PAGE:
by Karl Alvarez ‘84
On March 31st, I had the honor to represent ZoomU and Blue Alliance at the Inaugural KnightsOut Dinner at West Point. Conceived at our Blue Alliance Celebration in November 2011, the dinner was WoopU’s first opportunity to ‘come out’ on campus. The event hosted about 95 people with almost 35 cadets in attendance. Andrew Fitsimmons and Nate Gooden who attended our Blue Alliance Celebration were in attendance.
The dinner was like our first event: a very formal, military affair. 1LT Chris Antal, an Army Reserve chaplain, opened with a remarkable prayer that addressed every challenge to LGBT integration in the Army and at West Point. Lieutenant Antal’s parish, a Unitarian Universalist congregation close to the Academy, made a large contribution to KnightsOut and donated the evenings ‘take away’ in the form of a small book [looks a LOT like my ’84 Contrails] called “Bless All Who Serve.” Each copy of the book was personally dedicated to its recipient by Lt. Antal. Late in the evening, Chris mentioned that each cadet in attendance had taken a book and he wanted to send a copy to our cadets. I, therefore, traveled home with three copies for our graduating Firsties.
KnightsOut had four cadets and a cadet candidate speak about life at the Academy after repeal of DADT. There are significant regulatory obstacles to interactions between cadets and preppies at West Point. The Prep School recently moved onto the campus. The presentation of a cadet candidate marked a significant tide-change in the discussion of LGBQ members at the Military Academy.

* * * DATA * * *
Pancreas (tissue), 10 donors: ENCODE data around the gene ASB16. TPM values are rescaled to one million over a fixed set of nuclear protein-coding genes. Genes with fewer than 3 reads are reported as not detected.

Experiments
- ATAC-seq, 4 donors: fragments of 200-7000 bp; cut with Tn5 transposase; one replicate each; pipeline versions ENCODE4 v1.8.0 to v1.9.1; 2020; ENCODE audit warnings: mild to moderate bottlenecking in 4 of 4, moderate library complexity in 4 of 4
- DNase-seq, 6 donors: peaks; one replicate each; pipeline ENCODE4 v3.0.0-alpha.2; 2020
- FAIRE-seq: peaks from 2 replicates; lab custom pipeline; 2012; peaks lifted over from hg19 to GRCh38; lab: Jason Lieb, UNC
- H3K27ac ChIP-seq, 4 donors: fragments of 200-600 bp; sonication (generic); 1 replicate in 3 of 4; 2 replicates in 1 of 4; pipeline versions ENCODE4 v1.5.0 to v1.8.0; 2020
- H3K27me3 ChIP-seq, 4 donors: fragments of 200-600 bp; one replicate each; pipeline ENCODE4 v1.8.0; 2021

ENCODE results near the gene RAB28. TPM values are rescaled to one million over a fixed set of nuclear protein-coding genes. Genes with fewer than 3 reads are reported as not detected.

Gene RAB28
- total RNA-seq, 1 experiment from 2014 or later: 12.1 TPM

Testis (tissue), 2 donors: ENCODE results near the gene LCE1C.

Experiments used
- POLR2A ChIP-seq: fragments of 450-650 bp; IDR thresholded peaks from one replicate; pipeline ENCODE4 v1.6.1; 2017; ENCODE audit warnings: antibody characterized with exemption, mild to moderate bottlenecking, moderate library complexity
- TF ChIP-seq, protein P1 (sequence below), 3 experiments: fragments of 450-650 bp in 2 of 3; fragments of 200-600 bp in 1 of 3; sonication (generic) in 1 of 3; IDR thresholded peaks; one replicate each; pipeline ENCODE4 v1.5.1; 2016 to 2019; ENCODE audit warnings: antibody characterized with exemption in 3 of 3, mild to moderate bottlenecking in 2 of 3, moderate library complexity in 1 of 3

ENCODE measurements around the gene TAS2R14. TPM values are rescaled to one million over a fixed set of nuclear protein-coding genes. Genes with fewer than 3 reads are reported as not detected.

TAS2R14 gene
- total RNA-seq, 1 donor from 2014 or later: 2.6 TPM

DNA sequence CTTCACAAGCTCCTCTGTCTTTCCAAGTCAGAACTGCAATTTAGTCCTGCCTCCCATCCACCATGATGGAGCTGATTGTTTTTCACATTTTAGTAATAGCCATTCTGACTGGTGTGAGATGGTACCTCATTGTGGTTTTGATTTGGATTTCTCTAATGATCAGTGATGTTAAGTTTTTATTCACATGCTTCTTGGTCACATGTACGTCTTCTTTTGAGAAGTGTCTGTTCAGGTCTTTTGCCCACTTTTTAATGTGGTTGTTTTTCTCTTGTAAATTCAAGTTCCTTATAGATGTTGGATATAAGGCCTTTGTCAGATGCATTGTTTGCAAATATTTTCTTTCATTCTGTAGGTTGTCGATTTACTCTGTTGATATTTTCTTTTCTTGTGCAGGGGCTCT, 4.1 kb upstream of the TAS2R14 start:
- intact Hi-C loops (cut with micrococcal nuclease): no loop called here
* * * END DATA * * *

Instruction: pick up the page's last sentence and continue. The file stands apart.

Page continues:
I had the additional honor of being placed at the same table as Aubrey Sarvis, the outgoing Executive Director of Servicemembers’ Legal Defense Network (SLDN). Andrew Fitzsimmons was also at our table and provided a unique perspective on cadet life. The evening was built around the presentation of an important award to Jonathan Hopkins, USMA ’02, who was discharged under DADT but continued to assist DoD in implementation of repeal. John was highly decorated and has been one of the many faces of DADT in the media. A straight-ally, classmate of John’s detailed the character and leadership that John Hopkins brought to every unit in which he worked. The award itself was “a big cadet head” which was completely lost on this Zoomie so familiar with awards being in the shape of elegant birds.
Lessons I learned at WoopU: 1) We did a good thing in November with our dinner of historic significance, 2) Cadets have more interesting things to say than most of us, 3) We’d be well-served to attract national LGBT leaders to future dinners, 4) Blue is prettier than gray and less draining on my happy-meter, and 5) KnightsOut and Blue Alliance must work, in conjunction with USNA Out and groups from Coast Guard and Merchant Marine, to identify and celebrate our common values and missions. Our support of our cadets can only benefit from this cross-feed of goodwill and bonhomie